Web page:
Cloud services: are they right for your charity?

August 12, 2013 at 09:54

Cloud services is bringing change to organisations. The charity IT department as we know it, with its heavy reliance on physical in-house servers, and tight control of software choices, will be dead in five years – if it lasts that long. A mixture of devolution of budget control and technological decisions being made by users outside of IT , means that to stay ahead of the curve we need to actively engage in this process. One of the biggest changes we’ve already heard about is cloud services. The opportunity for charities to reduce costs (or at least move from Capex to Opex), free up the time of their IT Managers so they can work on strategic operations, and ability to remove the physical burden of in-house infrastructure, is alluring.

But what about the risks, I hear some of you cry. What about them? Different product, different risks. Evaluate as usual: risk analysis to consider what type of cloud services could help your organisation. Perhaps using a SaaS (software as a service) product like Salesforce or Office 365 could help streamline your operations? Maybe a full server migration to a private cloud or a partial migration to a hybrid cloud could free up resources? Using cloud services is about finding a balance that’s right for your organisation – and your trustees, because you are going to have to sell this to them and that may not be as easy as you think.

Comparing apples and golf balls?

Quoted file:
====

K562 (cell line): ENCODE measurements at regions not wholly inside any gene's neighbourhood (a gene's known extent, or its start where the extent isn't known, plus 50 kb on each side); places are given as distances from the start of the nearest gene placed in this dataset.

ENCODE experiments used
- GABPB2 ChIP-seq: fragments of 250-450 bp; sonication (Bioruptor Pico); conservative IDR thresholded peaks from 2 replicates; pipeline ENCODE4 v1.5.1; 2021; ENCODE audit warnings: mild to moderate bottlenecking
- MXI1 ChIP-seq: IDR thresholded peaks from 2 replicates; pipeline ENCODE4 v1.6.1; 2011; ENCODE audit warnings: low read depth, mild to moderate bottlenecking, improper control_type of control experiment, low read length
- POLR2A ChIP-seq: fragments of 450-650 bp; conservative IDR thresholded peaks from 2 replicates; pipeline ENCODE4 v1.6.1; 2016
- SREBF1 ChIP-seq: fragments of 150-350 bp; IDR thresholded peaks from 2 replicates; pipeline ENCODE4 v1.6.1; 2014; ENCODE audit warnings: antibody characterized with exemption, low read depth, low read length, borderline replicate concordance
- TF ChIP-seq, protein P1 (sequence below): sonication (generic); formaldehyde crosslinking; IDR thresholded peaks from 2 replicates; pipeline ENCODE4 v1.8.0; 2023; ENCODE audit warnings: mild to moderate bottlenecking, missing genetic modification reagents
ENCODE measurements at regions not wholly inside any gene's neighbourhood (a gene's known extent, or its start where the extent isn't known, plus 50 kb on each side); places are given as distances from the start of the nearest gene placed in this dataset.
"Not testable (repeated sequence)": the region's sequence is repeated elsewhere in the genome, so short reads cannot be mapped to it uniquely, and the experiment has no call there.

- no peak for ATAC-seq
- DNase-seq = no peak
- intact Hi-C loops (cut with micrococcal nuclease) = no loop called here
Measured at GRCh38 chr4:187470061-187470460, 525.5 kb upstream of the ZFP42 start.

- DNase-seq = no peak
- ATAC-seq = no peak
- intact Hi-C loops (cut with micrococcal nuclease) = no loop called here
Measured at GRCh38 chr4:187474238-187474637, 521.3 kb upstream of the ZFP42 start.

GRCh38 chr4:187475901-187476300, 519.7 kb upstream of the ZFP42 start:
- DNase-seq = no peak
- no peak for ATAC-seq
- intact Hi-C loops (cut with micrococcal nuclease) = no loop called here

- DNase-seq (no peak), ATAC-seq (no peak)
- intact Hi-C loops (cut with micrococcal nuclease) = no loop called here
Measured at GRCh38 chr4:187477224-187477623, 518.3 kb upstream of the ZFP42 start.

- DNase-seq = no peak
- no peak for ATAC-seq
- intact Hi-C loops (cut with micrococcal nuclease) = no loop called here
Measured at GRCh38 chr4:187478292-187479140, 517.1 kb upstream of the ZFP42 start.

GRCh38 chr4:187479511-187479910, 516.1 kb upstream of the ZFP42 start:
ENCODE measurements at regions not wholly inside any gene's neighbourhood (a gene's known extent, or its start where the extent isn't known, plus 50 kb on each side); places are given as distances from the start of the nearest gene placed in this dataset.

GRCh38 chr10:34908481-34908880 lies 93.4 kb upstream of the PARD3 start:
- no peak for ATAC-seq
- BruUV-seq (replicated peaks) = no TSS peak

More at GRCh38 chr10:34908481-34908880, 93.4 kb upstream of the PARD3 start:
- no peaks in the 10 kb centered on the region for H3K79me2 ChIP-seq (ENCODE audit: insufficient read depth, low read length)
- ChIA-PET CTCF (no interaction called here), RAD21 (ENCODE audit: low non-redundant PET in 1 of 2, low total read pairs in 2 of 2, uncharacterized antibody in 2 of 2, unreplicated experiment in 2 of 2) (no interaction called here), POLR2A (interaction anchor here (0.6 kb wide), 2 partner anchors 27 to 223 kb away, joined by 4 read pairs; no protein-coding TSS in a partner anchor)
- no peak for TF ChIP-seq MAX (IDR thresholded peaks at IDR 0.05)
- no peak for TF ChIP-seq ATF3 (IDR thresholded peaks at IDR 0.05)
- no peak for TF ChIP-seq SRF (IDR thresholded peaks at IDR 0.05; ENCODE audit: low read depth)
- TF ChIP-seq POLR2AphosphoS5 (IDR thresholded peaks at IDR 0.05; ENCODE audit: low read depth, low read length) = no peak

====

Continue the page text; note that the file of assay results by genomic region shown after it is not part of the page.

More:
Finding a way to compare cloud services to in-house servers isn’t straightforward. It’s like comparing apples and golf balls. We’ve been working through this process ourselves recently at CFG and thought we’d share our thoughts and learning with other charities. So here are some points to consider when creating a cost benefit analysis or working out the TCO (total cost of ownership):

1.    Do you (or your IT support company) proactively monitor your systems?

If you need to tell your IT support company about a failure then they probably don’t run monitoring software. Cloud vendors monitor their own infrastructure because they have SLAs to deliver on. It is in their interests to deal with problems proactively and efficiently.

What this means to CFG: if our systems are not being monitored then how can they be maintained? This is a big risk to deal with.

2.    In-house servers have an end of life of 3-5 years depending on your depreciation policy

After this amount of time you’ll find that warranty prices increase and the supply of parts becomes harder. Depending on the way a cloud provider upgrades their infrastructure, you could have access to newer technology without the need to physically upgrade and incur costs every few years.

What this means to CFG: less staff time spent chasing Dell for warranty renewal prices or waiting for the replacement hard drive from Scotland to arrive.

3.    Automated backups

Ever struggled with maintaining consistent backups? Most cloud vendors automate the process . The backup will run over weekends and bank holidays so you do not need someone in the office to swap the tapes over.

What this means to CFG: failure will happen. The key is how you recover.

4.    Inherent failover and disaster recovery leading to better reliability of mission critical systems